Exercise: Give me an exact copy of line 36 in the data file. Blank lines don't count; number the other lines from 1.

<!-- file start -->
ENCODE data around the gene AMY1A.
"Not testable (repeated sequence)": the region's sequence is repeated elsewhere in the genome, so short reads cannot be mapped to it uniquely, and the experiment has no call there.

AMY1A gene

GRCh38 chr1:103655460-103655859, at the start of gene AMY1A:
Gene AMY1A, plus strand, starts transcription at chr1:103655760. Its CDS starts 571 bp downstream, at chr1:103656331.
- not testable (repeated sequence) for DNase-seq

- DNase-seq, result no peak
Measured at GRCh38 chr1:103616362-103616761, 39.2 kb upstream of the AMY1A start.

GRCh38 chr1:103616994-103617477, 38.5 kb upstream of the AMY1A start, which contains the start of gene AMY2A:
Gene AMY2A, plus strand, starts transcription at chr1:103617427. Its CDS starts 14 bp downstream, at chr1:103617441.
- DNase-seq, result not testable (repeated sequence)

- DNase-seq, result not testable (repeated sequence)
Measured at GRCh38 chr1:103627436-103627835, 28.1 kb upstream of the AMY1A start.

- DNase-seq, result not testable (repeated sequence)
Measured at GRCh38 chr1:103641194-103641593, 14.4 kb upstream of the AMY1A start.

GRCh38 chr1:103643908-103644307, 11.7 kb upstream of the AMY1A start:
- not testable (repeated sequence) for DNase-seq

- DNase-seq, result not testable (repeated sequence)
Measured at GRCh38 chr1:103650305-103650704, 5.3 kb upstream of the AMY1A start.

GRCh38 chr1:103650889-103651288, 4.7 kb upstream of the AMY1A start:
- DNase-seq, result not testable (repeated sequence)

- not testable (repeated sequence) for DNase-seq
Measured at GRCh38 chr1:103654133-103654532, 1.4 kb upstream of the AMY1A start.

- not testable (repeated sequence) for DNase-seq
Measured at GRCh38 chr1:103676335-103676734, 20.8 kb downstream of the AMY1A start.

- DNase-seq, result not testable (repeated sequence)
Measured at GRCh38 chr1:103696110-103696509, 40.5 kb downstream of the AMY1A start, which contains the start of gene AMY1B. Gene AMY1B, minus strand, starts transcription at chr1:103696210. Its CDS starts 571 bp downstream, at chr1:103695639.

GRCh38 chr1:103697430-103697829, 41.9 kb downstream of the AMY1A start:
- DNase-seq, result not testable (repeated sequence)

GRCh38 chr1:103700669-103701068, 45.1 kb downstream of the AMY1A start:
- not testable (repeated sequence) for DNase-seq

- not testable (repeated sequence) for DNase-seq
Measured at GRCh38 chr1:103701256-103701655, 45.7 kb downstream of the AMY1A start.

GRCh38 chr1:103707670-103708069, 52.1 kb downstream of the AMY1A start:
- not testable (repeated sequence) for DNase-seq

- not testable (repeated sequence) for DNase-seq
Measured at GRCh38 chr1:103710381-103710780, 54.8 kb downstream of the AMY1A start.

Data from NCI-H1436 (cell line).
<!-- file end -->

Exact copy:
- not testable (repeated sequence) for DNase-seq